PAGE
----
#REVIEW The Hustle

In The Hustle, Anne Hathaway and Rebel Wilson do their best to rob the audience of a few laughs, but unfortunately in this movie about two cons, there prove to be very few pros. 

A gender-flipped remake of Dirty Rotten Scoundrels, The Hustle follows glamorous con woman Josephine Chesterfield (Anne Hathaway) who makes a living by swindling the wealthy and gullible male tourists who visit her town of Beaumont-sur-Mer. When amateur American hustler Penny Rust (Rebel Wilson) shows up, Josephine takes her under her wing. However, when a young tech millionaire appears, the two compete to see who can squeeze $500,000 out of him and claim the town for themselves. 

Funnily enough, I’m actually an enormous fan of Dirty Rotten Scoundrels. It’s a fantastic 80s comedy that is laugh out loud funny, tells an engaging and realistic story, is full of twists and turns, and is bolstered by performances from its lead actors Michael Caine and Steve Martin. Admittedly, I was concerned when a remake was announced (even though ironically enough Dirty Rotten Scoundrels is a remake of the 1964 movie Bedtime Story). In today’s era of constant remakes and franchise reboots, it’s extraordinarily rare that one is able to be an enjoyable and fresh spin on the original story. I’m sad to report that The Hustle is yet another unnecessarily dull addition to the growing collection of 21st century remakes.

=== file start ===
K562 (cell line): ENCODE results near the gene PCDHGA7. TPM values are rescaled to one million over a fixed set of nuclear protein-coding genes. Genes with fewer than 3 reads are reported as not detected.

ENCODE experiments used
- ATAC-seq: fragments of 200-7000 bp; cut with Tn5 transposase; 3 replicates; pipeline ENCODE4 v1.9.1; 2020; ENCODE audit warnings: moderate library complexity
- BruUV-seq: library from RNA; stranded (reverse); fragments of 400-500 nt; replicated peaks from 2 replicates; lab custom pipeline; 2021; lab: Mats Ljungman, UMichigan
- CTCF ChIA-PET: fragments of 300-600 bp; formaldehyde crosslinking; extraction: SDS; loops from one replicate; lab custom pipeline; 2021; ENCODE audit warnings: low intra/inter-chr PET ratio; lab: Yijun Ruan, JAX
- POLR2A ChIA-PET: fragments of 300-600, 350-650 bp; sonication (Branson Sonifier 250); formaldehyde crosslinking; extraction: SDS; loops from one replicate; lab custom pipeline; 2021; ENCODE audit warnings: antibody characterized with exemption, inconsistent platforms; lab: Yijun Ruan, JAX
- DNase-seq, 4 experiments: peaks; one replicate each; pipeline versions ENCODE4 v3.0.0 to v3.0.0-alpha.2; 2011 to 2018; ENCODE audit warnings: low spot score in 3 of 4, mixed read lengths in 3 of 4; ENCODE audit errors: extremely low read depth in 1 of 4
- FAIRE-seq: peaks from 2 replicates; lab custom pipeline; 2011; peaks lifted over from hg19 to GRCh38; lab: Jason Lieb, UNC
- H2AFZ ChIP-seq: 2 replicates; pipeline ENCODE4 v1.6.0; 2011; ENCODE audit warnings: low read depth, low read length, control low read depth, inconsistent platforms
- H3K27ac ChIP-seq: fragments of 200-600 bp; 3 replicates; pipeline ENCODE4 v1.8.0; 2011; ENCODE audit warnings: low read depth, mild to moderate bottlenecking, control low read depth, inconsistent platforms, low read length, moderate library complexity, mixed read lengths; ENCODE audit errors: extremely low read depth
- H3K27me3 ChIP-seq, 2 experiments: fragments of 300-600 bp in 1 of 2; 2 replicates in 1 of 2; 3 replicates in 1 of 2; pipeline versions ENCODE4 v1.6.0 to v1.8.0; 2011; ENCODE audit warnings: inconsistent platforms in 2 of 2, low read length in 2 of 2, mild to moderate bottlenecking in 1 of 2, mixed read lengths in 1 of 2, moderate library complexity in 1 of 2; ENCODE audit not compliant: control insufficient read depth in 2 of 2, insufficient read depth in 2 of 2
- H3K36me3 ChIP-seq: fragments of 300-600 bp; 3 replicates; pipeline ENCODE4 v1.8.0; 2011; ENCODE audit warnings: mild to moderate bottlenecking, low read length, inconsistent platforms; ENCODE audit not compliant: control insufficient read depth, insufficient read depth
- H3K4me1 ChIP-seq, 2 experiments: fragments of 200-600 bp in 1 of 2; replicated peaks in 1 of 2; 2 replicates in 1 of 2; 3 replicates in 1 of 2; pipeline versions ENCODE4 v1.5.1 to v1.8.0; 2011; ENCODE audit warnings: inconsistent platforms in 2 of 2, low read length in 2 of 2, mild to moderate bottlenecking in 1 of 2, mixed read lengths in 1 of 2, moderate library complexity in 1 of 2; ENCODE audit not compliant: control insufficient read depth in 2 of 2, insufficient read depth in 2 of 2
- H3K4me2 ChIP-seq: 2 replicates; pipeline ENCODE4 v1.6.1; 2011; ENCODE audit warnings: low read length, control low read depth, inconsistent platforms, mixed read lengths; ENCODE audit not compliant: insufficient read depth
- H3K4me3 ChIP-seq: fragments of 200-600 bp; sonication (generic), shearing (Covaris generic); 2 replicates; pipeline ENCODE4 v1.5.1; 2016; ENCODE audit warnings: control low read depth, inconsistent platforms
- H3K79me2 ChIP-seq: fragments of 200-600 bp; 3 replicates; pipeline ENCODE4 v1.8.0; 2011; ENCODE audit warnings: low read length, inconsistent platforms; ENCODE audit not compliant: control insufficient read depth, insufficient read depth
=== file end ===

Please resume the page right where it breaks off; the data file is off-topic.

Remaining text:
The biggest problem with The Hustle is that it’s almost an exact shot-for-shot replica of Dirty Rotten Scoundrels. The movie employs the exact same plot elements, scenes, dialogue, jokes, and camera angles. It’s jarring to say the least. When a remake is a 90 per cent carbon copy of its predecessor, one has to question why it was made in the first place. If it’s not looking at the source material through a fresh pair of eyes, then what’s the point of remaking it? Granted, there are some original jokes written into The Hustle, but they all come off as bland desperate, and juvenile. Not only is The Hustle a soulless imitation of the work it’s based on, but it manages to be devoid of charm as well. 

Hathaway and Wilson have a decent amount of chemistry but ultimately felt like they were in deprecate movies. The dynamic is wasted on this dull and forgettable script. They try their hardest to create a spark of excitement into the movie, but it’s an uphill battle with the material they’re given. Which is upsetting because if Hathaway and Wilson had been paired in any other movie together, I imagine it would have been a smashing success. Perhaps they can give it another shot in 2020. As long as Hathaway ditches the questionably bizarre British accent she uses in this movie for no apparent reason. 

If you’re unfamiliar with Dirty Rotten Scoundrels there’s a chance that you may end up liking The Hustle. However, I’d recommend that you wait for a Netflix release before you judge for yourself. To pay the price of theatre admission may in fact be the ultimate con. 

Universal Pictures releases The Hustle on Friday, May 10, 2019

Review by Luke Elisio

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